22 Nov 2020


Two Landscapes
Two Landscapes

Developed in New York during the 1940s, Abstract Expressionism is a post-World War II art movement that elevated New York City as the heart of the Western art world. This predominantly American move­ment is characterised by gestural brush-strokes, mark-making and a perceived impression of spontaneity. It rejected the traditional standards of composition and design by employing a general lack of concern for pictorial idealisation.

Rabeya Jalil’s latest solo exhibition, Marks and Meanings, held at Canvas Gallery is a testament to the fact that she is arguably one of the few contemporary Pakistani artists whose longstanding practice incarnates the recognisable tenets of Abstract Expressionism.

She displays vivid but jarringly banal colour harmonies to convey strong emotional and expressive content. Jalil acknowledges that her work is informed by the Abstract Expressionist movement, and cites artists such as Robert Rauschenberg, Cy Twombly, Jasper Johns and Willem De Kooning as inspiration.

Her works depict a simultaneously tense and spirited presentation of objects in a primitivist style, that evinces a sense of humour, ambiguity, alienation and inner turmoil. The extreme expressiveness of colour and figurative subject matter as well as significant surface activity and texturalism, resist a cohesive style. The vigorous scratches, strokes and imprints, amongst other mark-making techniques, lend a tactile quality to the artist’s works.

Another source of inspiration for Jalil is children’s drawings, which propels one to question the nature of her art-making process. When a child draws a human portrait, he or she relies more on intuition. Children’s nascent minds are not developed enough to identify the lack of resemblance or proportions. They believe they capture the closest similarity and the most accurate depiction they can achieve. For an adult, especially a formally trained artist, to approach the work similar to a child’s process produces a serious challenge, which they must overcome. Adults will likely be fully aware of the unlikeness captured in their drawings. Moreover, every stroke they apply will be more reliant on their consciousness and their will than on their inherent tendency. Untethering oneself from this complicated situation of knowing/not knowing is perhaps what best encapsulates Jalil’s art trajectory: a practice that is theorised in art as “unlearning” but contradictorily requires one to “relearn” in process.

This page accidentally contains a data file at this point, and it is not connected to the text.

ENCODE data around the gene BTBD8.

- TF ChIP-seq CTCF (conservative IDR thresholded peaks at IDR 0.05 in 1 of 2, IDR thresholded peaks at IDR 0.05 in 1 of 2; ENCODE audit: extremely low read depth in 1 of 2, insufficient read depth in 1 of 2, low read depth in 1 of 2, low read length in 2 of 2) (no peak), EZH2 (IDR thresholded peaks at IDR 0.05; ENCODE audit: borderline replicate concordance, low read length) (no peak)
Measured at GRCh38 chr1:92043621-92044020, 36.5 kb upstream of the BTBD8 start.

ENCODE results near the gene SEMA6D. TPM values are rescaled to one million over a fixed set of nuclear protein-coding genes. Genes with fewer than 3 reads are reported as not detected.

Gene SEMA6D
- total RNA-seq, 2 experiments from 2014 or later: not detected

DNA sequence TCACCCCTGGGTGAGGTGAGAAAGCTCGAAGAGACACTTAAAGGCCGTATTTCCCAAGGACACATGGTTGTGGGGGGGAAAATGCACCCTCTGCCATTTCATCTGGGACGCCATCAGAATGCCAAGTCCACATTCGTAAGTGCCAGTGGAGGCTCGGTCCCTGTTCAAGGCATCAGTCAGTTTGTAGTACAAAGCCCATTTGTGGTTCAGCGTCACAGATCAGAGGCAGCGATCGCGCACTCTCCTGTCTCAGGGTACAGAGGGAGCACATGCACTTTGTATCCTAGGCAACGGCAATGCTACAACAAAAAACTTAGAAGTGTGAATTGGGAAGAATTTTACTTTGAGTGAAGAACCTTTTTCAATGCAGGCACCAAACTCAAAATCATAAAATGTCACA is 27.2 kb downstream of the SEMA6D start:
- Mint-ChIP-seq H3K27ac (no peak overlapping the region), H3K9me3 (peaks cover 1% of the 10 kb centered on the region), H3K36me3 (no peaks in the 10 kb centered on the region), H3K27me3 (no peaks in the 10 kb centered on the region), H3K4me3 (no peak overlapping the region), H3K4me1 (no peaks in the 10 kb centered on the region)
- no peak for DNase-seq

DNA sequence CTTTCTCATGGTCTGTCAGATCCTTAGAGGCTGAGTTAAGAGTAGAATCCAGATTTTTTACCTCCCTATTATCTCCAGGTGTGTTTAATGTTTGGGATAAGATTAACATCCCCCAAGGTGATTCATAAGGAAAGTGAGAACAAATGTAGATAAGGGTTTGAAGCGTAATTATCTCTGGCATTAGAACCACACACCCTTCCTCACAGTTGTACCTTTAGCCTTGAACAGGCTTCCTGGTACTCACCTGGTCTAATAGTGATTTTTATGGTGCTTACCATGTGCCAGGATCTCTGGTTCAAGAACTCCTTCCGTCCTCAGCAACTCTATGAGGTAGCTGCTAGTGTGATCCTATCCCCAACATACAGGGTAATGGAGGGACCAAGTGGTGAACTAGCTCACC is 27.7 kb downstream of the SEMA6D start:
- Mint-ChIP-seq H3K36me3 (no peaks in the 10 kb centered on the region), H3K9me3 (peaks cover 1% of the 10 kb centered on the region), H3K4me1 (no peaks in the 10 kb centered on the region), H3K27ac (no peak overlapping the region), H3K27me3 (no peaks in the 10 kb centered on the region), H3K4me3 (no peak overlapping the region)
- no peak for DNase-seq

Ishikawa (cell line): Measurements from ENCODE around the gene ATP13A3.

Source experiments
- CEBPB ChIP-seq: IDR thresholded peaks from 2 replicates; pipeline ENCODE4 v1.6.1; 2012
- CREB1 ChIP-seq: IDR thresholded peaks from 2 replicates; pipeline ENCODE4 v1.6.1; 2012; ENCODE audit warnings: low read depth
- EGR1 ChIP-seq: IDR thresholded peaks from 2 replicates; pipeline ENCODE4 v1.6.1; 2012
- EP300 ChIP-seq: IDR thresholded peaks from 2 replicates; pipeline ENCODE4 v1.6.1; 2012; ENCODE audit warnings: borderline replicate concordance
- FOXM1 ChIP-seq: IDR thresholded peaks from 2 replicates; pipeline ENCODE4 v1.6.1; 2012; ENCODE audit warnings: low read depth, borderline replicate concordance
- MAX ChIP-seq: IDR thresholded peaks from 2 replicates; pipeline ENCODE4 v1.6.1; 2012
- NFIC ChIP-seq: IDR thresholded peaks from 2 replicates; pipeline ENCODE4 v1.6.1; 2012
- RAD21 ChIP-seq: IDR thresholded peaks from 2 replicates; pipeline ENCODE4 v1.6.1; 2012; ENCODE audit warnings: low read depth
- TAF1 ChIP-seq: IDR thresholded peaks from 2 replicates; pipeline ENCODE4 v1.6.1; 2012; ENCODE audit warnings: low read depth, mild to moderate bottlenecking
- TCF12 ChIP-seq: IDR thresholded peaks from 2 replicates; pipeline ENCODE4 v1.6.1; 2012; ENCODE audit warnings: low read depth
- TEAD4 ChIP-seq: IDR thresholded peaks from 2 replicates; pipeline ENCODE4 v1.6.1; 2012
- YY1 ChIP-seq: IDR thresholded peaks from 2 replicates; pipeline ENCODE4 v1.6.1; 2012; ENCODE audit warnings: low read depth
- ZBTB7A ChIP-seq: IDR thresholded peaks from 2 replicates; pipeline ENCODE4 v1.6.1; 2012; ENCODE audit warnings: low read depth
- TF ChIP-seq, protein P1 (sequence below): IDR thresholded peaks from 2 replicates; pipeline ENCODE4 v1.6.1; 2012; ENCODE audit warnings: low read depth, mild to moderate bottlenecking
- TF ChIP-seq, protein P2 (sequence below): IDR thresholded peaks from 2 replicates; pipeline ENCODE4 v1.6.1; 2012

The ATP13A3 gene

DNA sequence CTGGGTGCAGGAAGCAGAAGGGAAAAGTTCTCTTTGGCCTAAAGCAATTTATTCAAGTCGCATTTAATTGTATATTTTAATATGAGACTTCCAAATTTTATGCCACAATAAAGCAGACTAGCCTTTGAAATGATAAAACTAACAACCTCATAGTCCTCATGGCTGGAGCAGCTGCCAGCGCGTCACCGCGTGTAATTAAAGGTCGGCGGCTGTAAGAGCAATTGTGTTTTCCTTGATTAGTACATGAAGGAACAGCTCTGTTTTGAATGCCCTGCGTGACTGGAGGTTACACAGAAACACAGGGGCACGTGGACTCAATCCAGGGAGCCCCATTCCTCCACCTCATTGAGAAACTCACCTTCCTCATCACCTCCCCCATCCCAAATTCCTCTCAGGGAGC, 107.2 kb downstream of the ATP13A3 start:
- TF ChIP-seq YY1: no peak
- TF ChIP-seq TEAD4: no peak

Dog In The Clouds
Dog In The Clouds

Rabeya Jalil’s latest body of work reinvigorates the spirit of Abstract Expressionism

While Jalil’s prior work is perceived to emulate children’s drawings, to regard the same for her current body of work would be a misjudgement. The paintings not only showcase a psychological and emotional maturity but also dexterity that one can only achieve through rigorous practice and a position of expert knowledge.

It is further evident in her current series, in which Jalil departs from representational illustrations that often require a contrived approach. Her work is undeniably more abstract and derived from instinct, overcoming the obstacle through the process of unlearning.

The artist’s gestural and expressive paintings also voice her stance on the pedagogical approaches in teaching art, as well as on our acquired predispositions on aesthetics.

Most art schools stress on equipping the students with skills to create representational images that portray an uncanny resemblance. In doing so, they impart the rigid principles of painting and drawing that, in the professional realm are malleable in the ever-changing paradigm of high art. Paintings created during the period of abstract expressionism are considered radical and controversial for their time, as they rejected the restrictions against imagery and gestural treatment, and acted as a rebellion against traditional means of making art.

While the diverse and contradictory gestures of pictorial abstraction are, in some paintings, woven with either socio-cultural or personal narratives, in other works they shift away from any representational function, as Jalil resists drawing forms from the visible world. The artist lays more emphasis on what is inside her mind than depicting external realities. She not only introspects to exhibit the framework of her mind, but also draws the viewers for a psychoanalytic engagement with her pieces.

Spontaneity, gesture and innovation are behind the thinking and creative process of Jalil’s works. She prefers to rely more on chance and extempore than a more conscious, predetermined and cautious approach. With a particular emphasis laid on the exploitation of the variable physical characteristics of paint to evoke expressive qualities, she consequentially makes the process of painting the concept as well as the visual subject in her oeuvre.

“Marks and Meanings” was exhibited at the Canvas Gallery in Karachi from November 03, 2020, to November 12, 2020

Published in Dawn, EOS, November 22nd, 2020